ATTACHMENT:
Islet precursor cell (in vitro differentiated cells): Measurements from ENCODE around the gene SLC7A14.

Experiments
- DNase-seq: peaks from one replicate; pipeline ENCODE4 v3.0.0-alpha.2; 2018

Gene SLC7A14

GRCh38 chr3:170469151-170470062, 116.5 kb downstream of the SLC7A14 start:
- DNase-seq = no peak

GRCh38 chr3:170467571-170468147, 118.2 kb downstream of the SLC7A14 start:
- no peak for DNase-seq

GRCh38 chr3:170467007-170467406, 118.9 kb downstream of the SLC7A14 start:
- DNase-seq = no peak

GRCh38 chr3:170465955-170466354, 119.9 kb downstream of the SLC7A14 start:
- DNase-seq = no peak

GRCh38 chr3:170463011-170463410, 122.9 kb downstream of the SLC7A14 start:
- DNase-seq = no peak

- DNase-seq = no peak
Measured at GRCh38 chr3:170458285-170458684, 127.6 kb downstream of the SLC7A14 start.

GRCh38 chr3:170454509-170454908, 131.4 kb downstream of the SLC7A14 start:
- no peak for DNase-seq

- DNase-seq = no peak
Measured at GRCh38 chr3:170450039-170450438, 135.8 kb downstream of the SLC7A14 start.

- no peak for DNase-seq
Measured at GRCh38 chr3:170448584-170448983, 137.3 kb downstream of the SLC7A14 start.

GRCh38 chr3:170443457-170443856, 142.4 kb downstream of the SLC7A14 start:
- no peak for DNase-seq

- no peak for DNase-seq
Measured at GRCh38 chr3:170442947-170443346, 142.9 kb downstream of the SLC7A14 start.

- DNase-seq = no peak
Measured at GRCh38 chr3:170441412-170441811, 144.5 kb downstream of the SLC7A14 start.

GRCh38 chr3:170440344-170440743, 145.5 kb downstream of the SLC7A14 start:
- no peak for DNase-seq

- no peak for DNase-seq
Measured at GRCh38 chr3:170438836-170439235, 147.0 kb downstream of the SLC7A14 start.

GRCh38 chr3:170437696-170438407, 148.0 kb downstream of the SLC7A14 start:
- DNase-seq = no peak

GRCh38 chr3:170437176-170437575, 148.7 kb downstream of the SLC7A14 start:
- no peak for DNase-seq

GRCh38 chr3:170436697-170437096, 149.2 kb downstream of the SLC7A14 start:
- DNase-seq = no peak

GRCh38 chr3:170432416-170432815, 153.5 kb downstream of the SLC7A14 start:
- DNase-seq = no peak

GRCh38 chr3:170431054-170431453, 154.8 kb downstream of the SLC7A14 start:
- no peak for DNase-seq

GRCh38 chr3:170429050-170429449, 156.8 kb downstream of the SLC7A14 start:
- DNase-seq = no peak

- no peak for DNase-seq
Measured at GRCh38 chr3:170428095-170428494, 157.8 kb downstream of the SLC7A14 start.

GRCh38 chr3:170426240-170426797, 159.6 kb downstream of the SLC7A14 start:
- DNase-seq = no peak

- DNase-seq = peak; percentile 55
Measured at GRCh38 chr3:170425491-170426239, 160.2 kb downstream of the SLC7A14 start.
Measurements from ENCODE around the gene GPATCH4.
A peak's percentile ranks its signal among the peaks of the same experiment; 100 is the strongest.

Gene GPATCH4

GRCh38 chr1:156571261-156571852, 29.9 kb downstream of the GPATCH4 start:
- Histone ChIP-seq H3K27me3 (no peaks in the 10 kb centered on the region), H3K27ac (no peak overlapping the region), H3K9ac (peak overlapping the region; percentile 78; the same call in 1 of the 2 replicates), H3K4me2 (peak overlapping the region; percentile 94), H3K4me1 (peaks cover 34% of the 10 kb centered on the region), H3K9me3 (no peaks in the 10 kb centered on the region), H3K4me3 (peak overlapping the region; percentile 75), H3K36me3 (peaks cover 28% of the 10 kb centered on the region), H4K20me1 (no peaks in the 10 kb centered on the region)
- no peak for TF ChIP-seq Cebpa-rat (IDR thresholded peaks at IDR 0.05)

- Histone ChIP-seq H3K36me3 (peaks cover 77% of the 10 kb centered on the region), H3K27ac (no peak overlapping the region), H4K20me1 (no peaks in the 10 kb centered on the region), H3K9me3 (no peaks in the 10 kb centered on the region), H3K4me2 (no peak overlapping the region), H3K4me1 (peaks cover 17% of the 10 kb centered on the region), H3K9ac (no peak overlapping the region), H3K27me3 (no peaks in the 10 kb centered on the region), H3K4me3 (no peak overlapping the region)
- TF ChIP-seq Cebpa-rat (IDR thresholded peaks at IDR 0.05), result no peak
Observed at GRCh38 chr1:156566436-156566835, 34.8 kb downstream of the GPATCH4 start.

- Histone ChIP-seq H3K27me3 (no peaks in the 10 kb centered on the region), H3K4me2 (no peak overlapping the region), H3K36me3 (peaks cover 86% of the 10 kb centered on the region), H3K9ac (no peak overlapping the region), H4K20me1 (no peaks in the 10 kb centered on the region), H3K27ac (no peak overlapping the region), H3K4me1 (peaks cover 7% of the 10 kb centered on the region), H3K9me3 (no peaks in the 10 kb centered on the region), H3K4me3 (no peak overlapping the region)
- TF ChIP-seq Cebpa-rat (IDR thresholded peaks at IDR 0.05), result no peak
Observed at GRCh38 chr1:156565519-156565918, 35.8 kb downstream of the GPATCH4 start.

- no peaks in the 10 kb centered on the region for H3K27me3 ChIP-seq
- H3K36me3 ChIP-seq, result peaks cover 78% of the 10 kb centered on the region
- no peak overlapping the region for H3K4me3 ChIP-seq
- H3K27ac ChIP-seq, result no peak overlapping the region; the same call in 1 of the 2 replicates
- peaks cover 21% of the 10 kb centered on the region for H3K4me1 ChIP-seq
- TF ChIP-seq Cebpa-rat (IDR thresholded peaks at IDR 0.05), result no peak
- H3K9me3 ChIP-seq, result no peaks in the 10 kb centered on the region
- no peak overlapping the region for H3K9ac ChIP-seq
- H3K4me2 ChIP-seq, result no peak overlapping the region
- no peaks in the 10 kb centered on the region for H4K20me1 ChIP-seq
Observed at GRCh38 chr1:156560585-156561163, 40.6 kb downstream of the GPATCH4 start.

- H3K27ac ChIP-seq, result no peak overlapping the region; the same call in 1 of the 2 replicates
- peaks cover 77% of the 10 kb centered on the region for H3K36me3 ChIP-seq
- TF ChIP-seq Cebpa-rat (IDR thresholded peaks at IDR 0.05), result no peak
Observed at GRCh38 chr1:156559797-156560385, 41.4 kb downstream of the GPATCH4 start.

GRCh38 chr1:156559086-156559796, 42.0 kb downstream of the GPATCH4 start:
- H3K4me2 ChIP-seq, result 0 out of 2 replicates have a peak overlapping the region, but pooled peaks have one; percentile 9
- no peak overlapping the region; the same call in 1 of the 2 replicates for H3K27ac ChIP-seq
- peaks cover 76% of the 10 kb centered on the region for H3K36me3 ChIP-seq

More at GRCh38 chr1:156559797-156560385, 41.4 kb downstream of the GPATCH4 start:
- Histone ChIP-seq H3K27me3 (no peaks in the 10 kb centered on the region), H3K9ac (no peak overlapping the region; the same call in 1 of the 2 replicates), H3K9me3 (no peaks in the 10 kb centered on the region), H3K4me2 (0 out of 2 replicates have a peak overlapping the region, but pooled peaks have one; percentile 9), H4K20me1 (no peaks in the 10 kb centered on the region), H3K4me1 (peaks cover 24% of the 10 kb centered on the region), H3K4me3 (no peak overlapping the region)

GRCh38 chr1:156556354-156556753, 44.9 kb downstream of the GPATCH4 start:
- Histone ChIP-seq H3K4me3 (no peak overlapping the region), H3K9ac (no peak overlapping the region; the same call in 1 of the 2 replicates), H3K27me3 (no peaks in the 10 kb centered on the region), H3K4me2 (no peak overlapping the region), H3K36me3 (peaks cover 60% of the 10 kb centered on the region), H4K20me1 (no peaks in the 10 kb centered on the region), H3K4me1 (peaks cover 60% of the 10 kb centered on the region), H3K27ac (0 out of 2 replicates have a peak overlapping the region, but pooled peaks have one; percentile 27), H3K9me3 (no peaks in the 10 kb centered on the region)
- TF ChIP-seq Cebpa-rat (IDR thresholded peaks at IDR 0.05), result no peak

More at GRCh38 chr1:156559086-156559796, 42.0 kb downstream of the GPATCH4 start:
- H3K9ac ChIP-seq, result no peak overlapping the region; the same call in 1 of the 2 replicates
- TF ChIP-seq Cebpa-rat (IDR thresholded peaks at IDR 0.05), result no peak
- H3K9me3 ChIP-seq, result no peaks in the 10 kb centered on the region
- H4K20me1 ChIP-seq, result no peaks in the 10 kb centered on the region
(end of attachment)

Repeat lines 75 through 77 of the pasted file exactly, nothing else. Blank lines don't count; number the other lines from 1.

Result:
- peaks cover 77% of the 10 kb centered on the region for H3K36me3 ChIP-seq
- TF ChIP-seq Cebpa-rat (IDR thresholded peaks at IDR 0.05), result no peak
Observed at GRCh38 chr1:156559797-156560385, 41.4 kb downstream of the GPATCH4 start.